As many of you know, we spent much of last summer's heat and drought on our hands and knees planting buffalo grass plugs that I'd ordered with a complete lack of 20/20 foresight. We've been thrilled this spring to see that most of those plugs survived both the bad timing of their planting and the winter. I'm sure that this spring's more normal rainfall has helped immensely.
Unfortunately, this spring's more normal rainfall has also given the weed population a good start...and I've found myself feeling the necessity of hand weeding much of our buffalo grass area.
It's not that the buffalo grass won't make it just fine, as long as we don't water or fertilize. Sooner or later, with no supplemental care other than mowing when the weeds get too high, the buffalo grass should triumph. It's just that I want it to fill in as well and as soon as possible, because the areas we plugged are right by the house.
So I've been sitting on my rear end, hand pulling henbit and assorted other weeds for several hours a day over the last week or so. (This is, by the way, too much weeding even for me, despite my like of the process!) I thought I'd share a little of what I've been seeing as I weed, though, and in the process maybe encourage a few other hardy souls to resist the blandishments of the weed killers so sweetly advertised on television.
As I weed, I work on one small area at a time - about 30 inches by 30 inches. Here is a shot of one such area as I'm about to begin weeding. Note that there is a little area already done on the lower right-hand side of the photo.
One thing that has really surprised me as I've worked is all of the ladybug beetle larvae I've been seeing. If you look closely, here is one (almost in the center of the photo) trying to escape to calmer ground....
In the long run, I'm not too worried about their presence, because my experience leads me to believe that their predator will come - whether that's a bird, scrounging for food to feed its young, a predatory wasp, or even a mole. Sometimes you have to let a population of prey build up enough to attract in its predator(s).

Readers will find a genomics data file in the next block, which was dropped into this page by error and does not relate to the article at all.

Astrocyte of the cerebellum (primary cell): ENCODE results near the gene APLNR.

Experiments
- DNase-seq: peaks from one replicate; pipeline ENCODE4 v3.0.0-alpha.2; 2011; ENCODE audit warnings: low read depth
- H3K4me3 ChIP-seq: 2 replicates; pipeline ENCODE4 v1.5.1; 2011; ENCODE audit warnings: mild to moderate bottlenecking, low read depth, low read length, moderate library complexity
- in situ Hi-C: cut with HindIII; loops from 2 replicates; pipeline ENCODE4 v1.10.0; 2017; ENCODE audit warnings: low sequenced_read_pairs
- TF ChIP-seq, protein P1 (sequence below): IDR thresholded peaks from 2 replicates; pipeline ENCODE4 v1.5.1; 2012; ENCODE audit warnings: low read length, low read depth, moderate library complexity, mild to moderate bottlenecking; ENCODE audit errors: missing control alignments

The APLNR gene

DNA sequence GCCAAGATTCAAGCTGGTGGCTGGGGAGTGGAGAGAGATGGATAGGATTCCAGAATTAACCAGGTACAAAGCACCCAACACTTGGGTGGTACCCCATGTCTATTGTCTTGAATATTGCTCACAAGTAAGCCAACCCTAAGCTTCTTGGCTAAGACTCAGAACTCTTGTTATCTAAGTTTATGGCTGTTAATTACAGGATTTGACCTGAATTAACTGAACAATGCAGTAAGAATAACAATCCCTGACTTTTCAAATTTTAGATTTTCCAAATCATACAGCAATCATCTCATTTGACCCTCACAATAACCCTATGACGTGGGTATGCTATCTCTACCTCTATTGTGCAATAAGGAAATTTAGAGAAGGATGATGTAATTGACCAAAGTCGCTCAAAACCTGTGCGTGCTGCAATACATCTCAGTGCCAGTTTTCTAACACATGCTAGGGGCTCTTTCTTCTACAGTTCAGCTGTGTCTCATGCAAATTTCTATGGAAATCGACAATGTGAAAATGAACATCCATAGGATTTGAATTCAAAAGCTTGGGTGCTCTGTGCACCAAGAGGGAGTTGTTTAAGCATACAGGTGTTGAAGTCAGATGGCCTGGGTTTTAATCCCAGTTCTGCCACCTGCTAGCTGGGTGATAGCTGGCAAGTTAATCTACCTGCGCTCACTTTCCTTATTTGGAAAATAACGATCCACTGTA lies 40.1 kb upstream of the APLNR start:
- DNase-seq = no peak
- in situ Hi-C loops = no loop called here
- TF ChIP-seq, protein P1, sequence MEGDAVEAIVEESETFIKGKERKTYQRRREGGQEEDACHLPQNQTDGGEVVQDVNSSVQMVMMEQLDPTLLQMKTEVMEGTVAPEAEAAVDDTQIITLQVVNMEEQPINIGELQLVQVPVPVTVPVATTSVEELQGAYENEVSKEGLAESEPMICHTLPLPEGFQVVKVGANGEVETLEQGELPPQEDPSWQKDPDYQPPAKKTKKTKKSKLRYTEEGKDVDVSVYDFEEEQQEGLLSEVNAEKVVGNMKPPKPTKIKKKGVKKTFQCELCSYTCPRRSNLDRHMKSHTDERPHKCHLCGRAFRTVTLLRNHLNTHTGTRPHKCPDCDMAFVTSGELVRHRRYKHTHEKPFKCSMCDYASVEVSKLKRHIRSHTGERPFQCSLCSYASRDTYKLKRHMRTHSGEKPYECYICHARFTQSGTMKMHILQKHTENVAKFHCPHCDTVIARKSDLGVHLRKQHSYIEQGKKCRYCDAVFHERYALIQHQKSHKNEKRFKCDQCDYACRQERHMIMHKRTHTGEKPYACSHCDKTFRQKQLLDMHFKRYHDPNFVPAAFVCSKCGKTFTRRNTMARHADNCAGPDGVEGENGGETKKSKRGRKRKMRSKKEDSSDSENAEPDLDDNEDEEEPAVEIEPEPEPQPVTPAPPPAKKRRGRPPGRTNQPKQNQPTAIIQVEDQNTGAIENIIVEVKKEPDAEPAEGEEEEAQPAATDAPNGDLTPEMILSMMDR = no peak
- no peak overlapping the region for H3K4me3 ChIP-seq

When I got done weeding this little patch (and I didn't think to time myself, so I don't know how long it took), here is what it looked like. The buffalo plugs are the fine-leafed, lighter green grass; the big, thick, dark clumps are leftover fescue. I really ought to be weeding those out too, but Greg wants to leave them in and see how they do compared to the buffalo.
After this experience, though, I would highly recommend against any attempt to jointly grow buffalo grass and fescue - they are just too different in appearance to gracefully co-habitate. Truthfully, the combination of the two looks ratty at best.
The last shot to share is this picture of a solitary bee hole, an earthworm and the weeding tool I like best. I've wondered what these perfectly round, little holes in the ground were from and, after all the research I did last year on solitary bees, now I know! It's great to think that I have such a thriving population of native pollinators living so unobtrusively in my (soon-to-be) lawn!
So, after this spring's weeding and last summer's plugging and watering, what conclusions have I come to about putting in a buffalo grass lawn? It's a little early yet but, as of right now, my biggest regret is not hiring some young, healthy landscaper type last summer to plug it all in for us at one time. Not only would that have saved us a lot of time, sweat and knee pain, it would have gotten the plugs in the ground while they were still in their prime. By the time the plugs in the area I'm currently weeding were put in, they were at least half dead from being in a flat for almost 2 months - no matter how much I watered, I couldn't seem to keep enough water on them to keep them healthy. It's truly amazing to me that the buffalo grass in the front lawn survived at all!